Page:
The middle movement again puts me in mind of a Field nocturne, orchestrated. There is heavy reliance on the oboe and woodwinds from the outset. The glorious opening is superbly orchestrated; an atmosphere of calm pervades the music. The piano enters with restrained arpeggios before setting off doing its own thing with a rather beautiful theme. This contains a fair amount of material of interest, and flows along very prettily and Chopinesquely before the orchestra interjects with more sombre accompaniment. From here, the music launches off in a new direction, growing in power and becoming somehow warmer and more welcoming. Somehow, Schmitt manages to dissipate the tension. The opening theme returns once more and, after some development and extension, provides a tender conclusion.
The First Concerto left us hanging on for the finale. Here, the middle movement comes to a full stop before we are launched headlong into another crazed bouncing Rondo finale. One hears hints of Hummel rubbing shoulders with Mendelssohn, and there is solid reliance on the woodwind section. Mr. Shelley has many chances to show his technique: there is a lot of tricky passagework. The finale has a joie di vivre feeling, and we hear some spirited playing by all concerned. This movement has less of a debt to Beethoven than perhaps some of the earlier ones. It also contains interesting turns of harmony. The second subject is a good example. It contains scampering and fun diversions for the pianist and listener to enjoy. The playing is excellent all along, and the tone of the music suits Mr Shelley and the Ulster orchestra very well. The ending is a headlong rush to a virtuosic conclusion where everyone joins in the merriment. This is a cheerful, happy and joyful way to end a concerto that really should not have waited so long for a recording.
To complete this disc, we have the later Rondeau brilliant for piano and orchestra which, the notes tell me, dates from 1839. There is a suitably heroic opening before the strutting tutti make way for the piano entry with a wonderful little theme that meanders all over place, rather like Chopin in nature but with added power. In this piece, Chopin is the main influence. The main theme of sounds exactly like something the great Polish composer would have written. There are even sections in a polonaise rhythm. Mr Shelley get a great many notes to negotiate, which he does with aplomb. An obvious wit in this music shines through. The contrasted sections of favour the orchestra more so than the principal theme. There is much of interest, and when the piano does join in, the whole ensemble is nicely integrated. I like the passagework about 7 minutes in where the piano plays along in its base registers while the woodwind-led orchestra plays above it. There is a lovely effect at 10:31 where the piano and flutes echo one another. This lasts only a couple of seconds but it is an interesting effect that I cannot recall from anything else I have heard. After this, the work accelerates and gains in power. The last minute or two sound like everyone is giving it their all. The final few flourishes of the piano, more Hummel than Chopin, give a thrilling conclusion to a slightly bonkers work that is immensely enjoyable.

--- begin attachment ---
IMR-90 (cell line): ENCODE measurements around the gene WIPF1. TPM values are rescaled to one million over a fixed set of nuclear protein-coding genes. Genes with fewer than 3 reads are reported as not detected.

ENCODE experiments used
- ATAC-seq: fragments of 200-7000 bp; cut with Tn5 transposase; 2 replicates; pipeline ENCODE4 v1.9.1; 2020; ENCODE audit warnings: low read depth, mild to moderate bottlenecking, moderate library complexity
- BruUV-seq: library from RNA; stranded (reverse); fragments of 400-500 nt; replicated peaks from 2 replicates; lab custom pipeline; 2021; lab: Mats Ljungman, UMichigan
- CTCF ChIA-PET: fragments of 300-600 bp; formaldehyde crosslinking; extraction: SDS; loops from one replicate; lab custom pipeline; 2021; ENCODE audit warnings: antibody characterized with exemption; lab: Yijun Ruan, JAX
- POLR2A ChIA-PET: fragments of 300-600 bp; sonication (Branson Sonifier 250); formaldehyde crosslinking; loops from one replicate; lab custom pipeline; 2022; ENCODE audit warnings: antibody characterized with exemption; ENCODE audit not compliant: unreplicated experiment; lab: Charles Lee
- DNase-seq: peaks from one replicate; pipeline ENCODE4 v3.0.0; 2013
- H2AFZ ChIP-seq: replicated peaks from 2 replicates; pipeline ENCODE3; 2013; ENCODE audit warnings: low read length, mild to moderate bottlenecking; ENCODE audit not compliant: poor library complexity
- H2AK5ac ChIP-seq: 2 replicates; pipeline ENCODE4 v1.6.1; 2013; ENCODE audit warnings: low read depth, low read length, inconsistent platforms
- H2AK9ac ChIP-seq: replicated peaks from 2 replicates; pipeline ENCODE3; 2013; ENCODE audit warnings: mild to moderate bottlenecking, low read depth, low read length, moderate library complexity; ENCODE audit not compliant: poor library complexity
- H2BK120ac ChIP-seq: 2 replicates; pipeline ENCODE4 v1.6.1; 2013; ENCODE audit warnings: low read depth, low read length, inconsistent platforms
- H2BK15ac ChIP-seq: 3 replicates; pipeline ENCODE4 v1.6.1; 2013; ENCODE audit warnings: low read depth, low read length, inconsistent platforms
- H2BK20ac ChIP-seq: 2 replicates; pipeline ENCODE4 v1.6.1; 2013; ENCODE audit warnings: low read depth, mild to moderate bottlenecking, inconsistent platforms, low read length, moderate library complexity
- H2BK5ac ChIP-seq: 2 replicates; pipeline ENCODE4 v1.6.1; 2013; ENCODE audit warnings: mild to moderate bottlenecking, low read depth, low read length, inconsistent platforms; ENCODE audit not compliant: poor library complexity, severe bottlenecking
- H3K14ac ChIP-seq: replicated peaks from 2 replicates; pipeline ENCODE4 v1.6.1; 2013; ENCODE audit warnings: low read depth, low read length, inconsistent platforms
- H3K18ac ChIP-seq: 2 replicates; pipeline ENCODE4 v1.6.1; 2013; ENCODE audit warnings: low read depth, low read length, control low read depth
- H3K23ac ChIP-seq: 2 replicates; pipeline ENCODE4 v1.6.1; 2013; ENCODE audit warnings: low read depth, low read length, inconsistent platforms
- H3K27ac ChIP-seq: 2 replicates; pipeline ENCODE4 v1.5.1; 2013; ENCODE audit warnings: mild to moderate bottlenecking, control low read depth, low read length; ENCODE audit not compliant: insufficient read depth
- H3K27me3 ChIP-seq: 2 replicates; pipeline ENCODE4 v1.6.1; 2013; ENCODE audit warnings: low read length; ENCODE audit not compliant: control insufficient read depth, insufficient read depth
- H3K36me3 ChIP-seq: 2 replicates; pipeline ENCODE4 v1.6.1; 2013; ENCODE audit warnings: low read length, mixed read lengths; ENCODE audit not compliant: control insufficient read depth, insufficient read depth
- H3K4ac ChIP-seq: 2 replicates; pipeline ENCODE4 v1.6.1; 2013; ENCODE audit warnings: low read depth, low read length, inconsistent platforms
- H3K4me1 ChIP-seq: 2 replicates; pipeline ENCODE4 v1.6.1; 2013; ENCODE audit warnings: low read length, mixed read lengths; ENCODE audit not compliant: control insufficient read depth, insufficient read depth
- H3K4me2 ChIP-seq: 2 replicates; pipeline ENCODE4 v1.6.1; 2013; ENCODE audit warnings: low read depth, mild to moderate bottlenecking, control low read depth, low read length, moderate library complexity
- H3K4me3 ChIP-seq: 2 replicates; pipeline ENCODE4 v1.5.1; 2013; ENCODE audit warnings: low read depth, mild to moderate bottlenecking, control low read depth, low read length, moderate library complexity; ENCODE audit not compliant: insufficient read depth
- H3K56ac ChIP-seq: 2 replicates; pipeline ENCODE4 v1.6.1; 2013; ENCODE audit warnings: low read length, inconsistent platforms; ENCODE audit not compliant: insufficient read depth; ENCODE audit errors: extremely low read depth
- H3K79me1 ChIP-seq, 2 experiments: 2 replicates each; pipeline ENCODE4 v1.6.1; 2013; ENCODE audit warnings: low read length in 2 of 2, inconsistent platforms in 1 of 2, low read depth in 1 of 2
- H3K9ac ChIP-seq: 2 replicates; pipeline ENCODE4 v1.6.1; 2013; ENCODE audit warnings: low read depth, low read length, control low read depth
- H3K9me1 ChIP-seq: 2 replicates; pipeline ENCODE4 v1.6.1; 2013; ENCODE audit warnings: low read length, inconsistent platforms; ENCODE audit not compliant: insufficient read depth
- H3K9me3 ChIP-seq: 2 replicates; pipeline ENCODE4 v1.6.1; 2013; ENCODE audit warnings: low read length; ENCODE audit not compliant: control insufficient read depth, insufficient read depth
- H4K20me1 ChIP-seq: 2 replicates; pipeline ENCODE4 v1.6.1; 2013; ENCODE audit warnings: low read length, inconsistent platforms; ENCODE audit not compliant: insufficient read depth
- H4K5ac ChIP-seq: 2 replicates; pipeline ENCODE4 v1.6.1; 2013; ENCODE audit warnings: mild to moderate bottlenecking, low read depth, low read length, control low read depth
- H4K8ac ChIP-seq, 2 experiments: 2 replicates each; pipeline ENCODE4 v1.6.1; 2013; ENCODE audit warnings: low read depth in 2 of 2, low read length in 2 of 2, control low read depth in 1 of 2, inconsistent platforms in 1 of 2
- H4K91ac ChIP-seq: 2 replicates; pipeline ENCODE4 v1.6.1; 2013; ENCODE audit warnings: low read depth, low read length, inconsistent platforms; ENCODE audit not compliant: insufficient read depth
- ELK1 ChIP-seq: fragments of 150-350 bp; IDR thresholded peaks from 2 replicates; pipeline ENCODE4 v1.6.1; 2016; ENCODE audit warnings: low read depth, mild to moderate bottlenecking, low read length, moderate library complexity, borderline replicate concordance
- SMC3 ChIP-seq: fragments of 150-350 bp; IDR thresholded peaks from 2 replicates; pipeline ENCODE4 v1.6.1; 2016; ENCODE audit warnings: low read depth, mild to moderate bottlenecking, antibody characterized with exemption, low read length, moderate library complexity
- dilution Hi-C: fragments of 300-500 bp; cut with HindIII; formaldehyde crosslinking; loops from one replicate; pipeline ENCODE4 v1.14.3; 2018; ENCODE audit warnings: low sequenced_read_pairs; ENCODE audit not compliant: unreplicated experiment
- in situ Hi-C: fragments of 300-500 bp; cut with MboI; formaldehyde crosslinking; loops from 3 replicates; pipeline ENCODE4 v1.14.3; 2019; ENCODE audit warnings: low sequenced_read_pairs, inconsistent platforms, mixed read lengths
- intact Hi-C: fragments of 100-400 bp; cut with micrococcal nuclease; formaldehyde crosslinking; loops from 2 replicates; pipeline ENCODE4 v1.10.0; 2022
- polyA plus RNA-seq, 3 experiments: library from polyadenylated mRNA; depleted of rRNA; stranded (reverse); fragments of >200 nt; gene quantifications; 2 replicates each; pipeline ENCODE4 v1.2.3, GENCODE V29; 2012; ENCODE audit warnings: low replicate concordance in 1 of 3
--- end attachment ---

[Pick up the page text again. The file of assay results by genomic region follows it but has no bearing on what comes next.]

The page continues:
Schumann reviewed the Rondeau brilliant in 1839. According to the notes, he pointed out: “Had this Rondo been published earlier, it would certainly have made its way”. I agree that there is a rather faded sense of old-fashionedness to the music. By the late 1830s and 1840s, Liszt was pushing the boundaries of piano technique in the Douze grande Études S.137, the forerunner of the Études d'exécution transcendante S.139; Alkan was busy on his remarkable pathway to obscurity. But there is nothing wrong whatsoever with a little nostalgia. This is a super disc, and the music is impeccably performed throughout. I detect hints of Beethoven, Chopin, Weber, Field and Hummel in the piano and orchestral writing. Both concertos and the Rondeau are well constructed, and are a delight from start to finish. This is the sort of music that will have you humming the tunes for days, so well and logically composed that you can almost predict where will go next. Congratulations to Hyperion, Howard Shelley and the Ulster Orchestra for committing these fine works to disc. They are a delight, and will be frequently played in this household!